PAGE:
Bluetooth as a Beacon for the Missing?

Thinking about the poor Londoners unable to call their loved ones because of the overloaded cellphone networks on Thursday morning, I wondered whether Bluetooth might help in such incidents in future.

Most cellphones come with Bluetooth now (the number of devices containing Bluetooth doubled last year to 250 million; this figure is expected to double again this year): Is there no way that a connection could be created so cellphone users can transmit urgent messages via Bluetooth to a landline system, via Bluetooth receptors placed at strategic spots in a place that might not be easily accessible, or easy to escape from — say in a tunnel, or tall building? Then, even if the cellphone network is congested, those messages could get thro, perhaps via a central switching station that could monitor the messages as way to build a list of the missing, the victims and the found? These messages could be built in to the fabric of the phone — a sort of panic button — which would try to relay a standard message about the user and her emergency contact numbers, first via SMS, then, if no network signal is available, by Bluetooth to the nearest emergency receptor. This sort of thing isn’t going to work in big open spaces, but it might suit urban spaces and places like subways.

This Bluetooth network could also be used to locate the missing buried under rubble or otherwise not readily reachable. With the network down, emergency services could not use mobile phone signals to locate the missing (indeed, many lines in London do not have any mobile signal, unlike places like Hong Kong and Singapore, although this may change), but Bluetooth signals would not be hampered in this way. (Bluetooth doesn’t require a network to operate, since the connection is from one device to another creating an ‘ad-hoc network’.) Rescue teams armed with powerful Bluetooth transmitters could seek out Bluetooth phones or other devices, the strength of the signal giving some clue about location.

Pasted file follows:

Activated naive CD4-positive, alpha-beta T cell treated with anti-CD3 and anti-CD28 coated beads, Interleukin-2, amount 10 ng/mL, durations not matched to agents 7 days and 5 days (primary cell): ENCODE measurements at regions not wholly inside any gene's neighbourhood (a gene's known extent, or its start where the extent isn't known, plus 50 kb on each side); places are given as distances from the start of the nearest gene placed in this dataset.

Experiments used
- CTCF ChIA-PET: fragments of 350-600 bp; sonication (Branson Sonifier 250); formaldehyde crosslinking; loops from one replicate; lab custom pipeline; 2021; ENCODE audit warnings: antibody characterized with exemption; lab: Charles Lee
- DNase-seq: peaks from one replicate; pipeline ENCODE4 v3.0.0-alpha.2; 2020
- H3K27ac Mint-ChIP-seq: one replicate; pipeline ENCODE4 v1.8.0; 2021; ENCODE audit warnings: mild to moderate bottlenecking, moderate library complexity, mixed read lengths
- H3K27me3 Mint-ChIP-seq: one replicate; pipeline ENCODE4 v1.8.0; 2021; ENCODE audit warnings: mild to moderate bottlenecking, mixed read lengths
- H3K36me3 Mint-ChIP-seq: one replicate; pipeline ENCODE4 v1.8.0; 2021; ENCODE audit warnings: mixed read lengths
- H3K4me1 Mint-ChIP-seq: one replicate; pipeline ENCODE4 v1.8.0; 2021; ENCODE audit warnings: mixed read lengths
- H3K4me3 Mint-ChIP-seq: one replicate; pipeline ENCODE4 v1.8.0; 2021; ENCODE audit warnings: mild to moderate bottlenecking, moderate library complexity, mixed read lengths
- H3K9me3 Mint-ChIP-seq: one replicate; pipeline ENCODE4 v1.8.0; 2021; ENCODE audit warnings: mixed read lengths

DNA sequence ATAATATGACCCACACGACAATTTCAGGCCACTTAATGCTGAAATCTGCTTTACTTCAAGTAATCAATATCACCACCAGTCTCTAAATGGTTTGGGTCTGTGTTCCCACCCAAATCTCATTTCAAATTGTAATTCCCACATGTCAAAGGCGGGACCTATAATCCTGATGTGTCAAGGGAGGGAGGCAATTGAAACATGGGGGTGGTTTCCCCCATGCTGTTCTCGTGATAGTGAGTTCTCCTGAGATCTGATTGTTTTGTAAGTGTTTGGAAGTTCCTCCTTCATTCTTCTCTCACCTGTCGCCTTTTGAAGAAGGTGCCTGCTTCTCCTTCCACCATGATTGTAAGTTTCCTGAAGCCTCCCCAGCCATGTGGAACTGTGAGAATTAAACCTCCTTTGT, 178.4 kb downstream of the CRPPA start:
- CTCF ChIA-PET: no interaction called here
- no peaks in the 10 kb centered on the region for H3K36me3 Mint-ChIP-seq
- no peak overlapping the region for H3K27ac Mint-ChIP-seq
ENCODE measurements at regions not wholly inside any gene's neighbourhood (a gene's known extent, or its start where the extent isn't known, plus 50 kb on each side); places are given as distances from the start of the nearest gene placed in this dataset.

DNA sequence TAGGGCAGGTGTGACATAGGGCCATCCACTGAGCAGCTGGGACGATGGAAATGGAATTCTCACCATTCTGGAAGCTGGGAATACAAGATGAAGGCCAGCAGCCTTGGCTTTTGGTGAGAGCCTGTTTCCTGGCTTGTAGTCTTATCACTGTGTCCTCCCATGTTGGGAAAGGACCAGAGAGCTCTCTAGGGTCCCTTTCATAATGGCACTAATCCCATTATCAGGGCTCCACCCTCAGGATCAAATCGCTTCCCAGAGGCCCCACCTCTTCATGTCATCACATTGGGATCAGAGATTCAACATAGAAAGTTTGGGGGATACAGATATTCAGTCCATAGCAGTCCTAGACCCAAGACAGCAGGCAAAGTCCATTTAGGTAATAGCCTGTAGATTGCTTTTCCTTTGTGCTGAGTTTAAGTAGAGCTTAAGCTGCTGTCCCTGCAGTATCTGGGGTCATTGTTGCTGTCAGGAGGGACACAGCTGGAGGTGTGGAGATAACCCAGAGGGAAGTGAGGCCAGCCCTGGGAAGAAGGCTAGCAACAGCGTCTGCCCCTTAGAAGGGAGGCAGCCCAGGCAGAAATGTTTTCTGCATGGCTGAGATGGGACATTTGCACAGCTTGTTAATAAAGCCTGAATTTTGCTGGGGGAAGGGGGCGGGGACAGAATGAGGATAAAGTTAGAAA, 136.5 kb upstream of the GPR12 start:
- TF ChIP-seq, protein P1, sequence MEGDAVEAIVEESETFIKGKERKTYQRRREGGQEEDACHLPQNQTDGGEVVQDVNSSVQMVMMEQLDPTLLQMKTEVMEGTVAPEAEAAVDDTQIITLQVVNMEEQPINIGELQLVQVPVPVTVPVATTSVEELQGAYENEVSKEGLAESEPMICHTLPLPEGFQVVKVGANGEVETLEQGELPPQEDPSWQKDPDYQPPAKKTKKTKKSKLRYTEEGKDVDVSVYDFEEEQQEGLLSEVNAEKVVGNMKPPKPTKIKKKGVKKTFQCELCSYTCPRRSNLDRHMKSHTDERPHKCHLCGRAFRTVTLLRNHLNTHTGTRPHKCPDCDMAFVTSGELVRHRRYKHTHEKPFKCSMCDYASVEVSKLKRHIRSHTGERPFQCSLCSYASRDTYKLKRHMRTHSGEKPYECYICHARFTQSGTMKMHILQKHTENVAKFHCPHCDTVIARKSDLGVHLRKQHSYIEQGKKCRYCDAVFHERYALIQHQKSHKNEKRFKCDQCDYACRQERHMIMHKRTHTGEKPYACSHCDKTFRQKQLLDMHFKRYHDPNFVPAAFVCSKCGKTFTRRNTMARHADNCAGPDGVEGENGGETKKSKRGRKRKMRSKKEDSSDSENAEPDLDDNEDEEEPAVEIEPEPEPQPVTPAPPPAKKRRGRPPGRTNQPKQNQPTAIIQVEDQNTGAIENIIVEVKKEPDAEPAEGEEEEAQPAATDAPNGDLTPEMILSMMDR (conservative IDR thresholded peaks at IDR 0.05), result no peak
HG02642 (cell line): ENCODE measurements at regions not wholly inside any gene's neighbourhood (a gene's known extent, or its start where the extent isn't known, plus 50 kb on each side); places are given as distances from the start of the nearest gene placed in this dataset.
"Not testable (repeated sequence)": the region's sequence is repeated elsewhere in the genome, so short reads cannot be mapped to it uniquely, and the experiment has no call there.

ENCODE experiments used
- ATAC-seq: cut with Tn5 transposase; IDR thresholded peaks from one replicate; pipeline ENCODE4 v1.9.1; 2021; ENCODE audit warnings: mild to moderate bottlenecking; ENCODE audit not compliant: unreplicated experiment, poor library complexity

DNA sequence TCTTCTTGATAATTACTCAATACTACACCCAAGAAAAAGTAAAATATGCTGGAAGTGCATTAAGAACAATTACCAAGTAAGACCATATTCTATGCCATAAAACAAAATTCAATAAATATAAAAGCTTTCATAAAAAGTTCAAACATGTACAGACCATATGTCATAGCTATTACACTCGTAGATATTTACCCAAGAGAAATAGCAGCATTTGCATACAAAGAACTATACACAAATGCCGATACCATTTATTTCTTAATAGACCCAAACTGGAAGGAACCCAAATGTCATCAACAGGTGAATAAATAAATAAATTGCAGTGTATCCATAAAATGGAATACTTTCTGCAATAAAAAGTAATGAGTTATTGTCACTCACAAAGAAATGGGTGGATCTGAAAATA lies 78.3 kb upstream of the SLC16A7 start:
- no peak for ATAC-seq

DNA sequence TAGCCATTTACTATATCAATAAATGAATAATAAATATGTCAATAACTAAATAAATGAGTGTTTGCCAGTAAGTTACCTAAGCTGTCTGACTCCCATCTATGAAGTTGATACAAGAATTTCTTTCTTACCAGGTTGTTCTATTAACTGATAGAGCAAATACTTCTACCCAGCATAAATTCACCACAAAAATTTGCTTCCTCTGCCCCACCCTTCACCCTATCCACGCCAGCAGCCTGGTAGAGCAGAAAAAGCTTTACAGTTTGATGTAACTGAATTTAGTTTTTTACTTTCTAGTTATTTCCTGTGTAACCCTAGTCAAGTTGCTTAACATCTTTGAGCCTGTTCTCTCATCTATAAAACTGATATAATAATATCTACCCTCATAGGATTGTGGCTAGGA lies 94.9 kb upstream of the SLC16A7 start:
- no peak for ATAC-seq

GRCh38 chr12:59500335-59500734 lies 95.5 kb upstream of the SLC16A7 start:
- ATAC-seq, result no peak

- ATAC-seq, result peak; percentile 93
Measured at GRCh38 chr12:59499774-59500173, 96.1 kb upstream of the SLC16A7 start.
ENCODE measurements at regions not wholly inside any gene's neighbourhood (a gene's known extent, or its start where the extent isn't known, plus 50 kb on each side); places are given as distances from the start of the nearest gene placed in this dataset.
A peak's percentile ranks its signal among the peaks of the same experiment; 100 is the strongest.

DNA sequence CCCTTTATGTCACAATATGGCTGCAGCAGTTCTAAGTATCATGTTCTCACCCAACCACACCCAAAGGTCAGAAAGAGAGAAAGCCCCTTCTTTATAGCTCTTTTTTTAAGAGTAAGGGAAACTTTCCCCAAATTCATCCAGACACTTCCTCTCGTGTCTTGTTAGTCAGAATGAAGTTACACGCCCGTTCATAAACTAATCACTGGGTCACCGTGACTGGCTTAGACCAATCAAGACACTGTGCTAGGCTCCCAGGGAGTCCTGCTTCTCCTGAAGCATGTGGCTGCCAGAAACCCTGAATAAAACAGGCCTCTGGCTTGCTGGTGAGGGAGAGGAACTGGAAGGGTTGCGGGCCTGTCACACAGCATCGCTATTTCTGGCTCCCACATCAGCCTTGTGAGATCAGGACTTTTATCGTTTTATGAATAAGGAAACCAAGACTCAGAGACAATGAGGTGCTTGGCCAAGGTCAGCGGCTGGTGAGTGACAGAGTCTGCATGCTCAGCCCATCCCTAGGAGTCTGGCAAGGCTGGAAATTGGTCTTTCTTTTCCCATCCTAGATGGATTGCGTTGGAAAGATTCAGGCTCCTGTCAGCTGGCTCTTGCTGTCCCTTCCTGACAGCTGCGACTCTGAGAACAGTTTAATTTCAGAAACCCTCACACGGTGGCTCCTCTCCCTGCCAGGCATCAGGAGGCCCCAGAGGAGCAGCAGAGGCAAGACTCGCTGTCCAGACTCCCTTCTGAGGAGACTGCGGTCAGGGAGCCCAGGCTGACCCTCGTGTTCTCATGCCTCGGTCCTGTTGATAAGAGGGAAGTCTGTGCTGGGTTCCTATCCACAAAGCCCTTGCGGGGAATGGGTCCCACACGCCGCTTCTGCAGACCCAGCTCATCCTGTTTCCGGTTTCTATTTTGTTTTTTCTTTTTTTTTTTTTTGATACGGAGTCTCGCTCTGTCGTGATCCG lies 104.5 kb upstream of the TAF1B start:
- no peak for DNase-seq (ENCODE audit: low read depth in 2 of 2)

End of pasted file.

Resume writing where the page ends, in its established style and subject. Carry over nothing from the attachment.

Of course this would require some rethinking of how Bluetooth devices are configured: The devices would have to be given names that might identify the user, and the devices would have to be set to on (and possibly ‘discoverable’ although I guess there’s a way around this hiding aspect of Bluetooth that emergency services could utilise). Both of these elements — identifiable device names, discoverability — are not recommended in this age of Bluesnarfing, but if the Bluetooth SIG could think differently about what Bluetooth is and what it could do — i.e., not just a pairing technology but a limited-range location ‘beacon’ technology — maybe these problems could be overcome.

Of course, Bluetooth as a beacon could be used in different ways — to find ATMs, or your car in a large parking lot, or your children in a crowd. Perhaps this is already being done. And while there’s a good argument for saying Wi-Fi could do all this better, over greater distances, the great thing about Bluetooth is that it’s already in the one device that most people are carrying around with them: Their cellphone.

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